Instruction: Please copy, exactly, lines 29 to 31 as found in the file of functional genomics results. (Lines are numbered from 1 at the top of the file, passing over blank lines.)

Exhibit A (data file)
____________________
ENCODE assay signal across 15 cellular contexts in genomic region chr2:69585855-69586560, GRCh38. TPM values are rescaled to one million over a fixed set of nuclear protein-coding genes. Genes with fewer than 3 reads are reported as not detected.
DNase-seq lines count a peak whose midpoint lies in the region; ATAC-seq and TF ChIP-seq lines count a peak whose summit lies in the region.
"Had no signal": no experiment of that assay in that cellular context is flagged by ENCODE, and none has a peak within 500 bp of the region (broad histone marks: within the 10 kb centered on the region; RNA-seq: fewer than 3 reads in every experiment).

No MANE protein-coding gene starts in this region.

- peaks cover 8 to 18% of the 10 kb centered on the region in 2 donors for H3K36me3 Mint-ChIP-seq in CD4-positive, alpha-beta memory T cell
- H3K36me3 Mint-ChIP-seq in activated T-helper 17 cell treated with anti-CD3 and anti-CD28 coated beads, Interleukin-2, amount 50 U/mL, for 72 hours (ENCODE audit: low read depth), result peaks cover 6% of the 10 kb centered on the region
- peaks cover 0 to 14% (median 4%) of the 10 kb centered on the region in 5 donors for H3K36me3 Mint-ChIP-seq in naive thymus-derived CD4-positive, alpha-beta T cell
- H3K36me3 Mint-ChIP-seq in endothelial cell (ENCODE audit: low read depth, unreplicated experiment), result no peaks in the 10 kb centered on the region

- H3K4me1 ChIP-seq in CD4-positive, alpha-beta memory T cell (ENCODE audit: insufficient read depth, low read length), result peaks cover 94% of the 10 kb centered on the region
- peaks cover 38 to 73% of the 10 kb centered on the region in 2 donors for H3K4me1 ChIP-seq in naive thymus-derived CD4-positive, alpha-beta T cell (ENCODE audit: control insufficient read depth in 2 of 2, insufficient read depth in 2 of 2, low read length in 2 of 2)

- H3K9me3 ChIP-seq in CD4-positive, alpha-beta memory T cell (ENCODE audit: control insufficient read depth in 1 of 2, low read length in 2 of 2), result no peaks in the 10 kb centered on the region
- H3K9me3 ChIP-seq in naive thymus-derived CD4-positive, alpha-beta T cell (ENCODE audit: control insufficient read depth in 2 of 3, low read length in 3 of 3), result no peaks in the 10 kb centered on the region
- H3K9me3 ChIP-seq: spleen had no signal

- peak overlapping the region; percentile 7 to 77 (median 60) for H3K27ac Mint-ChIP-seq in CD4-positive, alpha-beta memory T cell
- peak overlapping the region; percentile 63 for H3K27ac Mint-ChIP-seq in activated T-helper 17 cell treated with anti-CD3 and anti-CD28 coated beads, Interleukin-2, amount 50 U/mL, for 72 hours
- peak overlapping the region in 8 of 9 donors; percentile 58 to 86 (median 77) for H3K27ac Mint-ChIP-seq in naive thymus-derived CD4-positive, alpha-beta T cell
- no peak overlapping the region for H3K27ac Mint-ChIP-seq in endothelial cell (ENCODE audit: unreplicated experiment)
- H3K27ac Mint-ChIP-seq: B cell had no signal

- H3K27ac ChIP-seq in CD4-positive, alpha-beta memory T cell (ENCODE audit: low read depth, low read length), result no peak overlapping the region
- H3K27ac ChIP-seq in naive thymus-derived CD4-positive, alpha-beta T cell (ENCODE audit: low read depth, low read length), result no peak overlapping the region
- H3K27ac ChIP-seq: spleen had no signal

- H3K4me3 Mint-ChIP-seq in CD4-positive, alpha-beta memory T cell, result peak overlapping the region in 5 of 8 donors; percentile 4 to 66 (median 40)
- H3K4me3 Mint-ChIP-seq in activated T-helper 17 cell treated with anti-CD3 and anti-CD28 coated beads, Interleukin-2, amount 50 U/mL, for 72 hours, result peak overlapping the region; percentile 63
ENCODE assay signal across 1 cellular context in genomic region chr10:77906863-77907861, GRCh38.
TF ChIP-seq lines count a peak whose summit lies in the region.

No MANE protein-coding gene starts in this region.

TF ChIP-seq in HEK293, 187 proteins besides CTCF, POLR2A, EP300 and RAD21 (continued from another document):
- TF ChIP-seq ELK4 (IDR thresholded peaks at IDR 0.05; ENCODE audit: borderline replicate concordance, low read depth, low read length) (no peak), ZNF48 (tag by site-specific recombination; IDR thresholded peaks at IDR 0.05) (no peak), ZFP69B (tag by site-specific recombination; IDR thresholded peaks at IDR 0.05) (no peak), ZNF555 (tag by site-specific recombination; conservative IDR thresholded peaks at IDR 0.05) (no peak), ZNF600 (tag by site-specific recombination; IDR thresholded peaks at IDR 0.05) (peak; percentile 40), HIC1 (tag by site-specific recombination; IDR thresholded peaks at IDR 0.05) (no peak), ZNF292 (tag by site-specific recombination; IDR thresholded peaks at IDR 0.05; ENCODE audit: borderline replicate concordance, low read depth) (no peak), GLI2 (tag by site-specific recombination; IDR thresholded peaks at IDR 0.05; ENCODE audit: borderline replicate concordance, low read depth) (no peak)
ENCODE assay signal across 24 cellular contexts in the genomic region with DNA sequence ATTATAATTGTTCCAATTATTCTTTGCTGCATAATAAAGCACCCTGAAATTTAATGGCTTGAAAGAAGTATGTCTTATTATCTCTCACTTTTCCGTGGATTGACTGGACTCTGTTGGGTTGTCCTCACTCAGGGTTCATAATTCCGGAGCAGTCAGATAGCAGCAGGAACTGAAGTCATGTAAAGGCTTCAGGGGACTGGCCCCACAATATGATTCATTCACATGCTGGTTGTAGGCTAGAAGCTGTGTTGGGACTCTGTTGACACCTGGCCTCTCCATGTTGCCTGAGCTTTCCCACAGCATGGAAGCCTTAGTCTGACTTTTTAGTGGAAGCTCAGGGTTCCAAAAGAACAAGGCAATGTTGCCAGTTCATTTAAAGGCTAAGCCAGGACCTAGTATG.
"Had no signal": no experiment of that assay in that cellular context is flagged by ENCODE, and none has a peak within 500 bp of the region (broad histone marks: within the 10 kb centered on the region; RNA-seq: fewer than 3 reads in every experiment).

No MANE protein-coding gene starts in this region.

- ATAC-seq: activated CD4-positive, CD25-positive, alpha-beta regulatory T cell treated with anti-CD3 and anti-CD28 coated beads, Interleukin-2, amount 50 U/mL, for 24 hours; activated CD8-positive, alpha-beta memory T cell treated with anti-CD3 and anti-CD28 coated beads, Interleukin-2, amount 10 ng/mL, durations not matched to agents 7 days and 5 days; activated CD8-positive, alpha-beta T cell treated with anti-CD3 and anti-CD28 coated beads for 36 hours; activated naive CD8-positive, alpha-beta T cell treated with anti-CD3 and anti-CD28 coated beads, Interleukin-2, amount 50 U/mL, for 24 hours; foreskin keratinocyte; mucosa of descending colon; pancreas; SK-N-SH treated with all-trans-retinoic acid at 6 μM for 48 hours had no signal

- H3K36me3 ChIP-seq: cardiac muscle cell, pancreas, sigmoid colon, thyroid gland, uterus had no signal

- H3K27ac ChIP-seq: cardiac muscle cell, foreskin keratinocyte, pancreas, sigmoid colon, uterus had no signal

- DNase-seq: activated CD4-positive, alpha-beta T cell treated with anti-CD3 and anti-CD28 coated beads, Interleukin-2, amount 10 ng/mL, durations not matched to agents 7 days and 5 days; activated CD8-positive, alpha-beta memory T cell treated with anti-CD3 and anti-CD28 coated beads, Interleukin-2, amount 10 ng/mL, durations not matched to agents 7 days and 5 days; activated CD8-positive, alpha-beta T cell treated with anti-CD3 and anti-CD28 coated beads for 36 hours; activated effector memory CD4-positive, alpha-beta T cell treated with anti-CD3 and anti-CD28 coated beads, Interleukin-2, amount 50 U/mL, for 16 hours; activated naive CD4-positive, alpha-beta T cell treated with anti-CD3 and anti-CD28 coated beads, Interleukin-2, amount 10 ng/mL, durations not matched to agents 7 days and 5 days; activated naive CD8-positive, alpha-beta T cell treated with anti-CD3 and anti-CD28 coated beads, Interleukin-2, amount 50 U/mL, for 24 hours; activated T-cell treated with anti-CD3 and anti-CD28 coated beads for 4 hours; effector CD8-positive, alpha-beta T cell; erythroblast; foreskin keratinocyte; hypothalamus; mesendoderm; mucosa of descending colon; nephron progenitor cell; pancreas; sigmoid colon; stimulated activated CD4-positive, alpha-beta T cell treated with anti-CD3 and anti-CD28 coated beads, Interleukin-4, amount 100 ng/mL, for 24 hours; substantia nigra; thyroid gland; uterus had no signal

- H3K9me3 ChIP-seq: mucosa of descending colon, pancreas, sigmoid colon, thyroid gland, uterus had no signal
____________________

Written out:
ENCODE assay signal across 24 cellular contexts in the genomic region with DNA sequence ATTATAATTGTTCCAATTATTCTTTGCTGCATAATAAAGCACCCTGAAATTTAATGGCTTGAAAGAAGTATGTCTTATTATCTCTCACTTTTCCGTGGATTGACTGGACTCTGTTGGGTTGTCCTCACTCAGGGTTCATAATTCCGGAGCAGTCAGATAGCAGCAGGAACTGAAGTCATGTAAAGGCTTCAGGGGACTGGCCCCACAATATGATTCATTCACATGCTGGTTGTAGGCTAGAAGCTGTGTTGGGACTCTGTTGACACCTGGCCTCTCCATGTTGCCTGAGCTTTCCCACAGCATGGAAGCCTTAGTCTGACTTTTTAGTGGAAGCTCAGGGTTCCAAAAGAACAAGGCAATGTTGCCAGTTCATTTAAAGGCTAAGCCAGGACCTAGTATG.
"Had no signal": no experiment of that assay in that cellular context is flagged by ENCODE, and none has a peak within 500 bp of the region (broad histone marks: within the 10 kb centered on the region; RNA-seq: fewer than 3 reads in every experiment).

No MANE protein-coding gene starts in this region.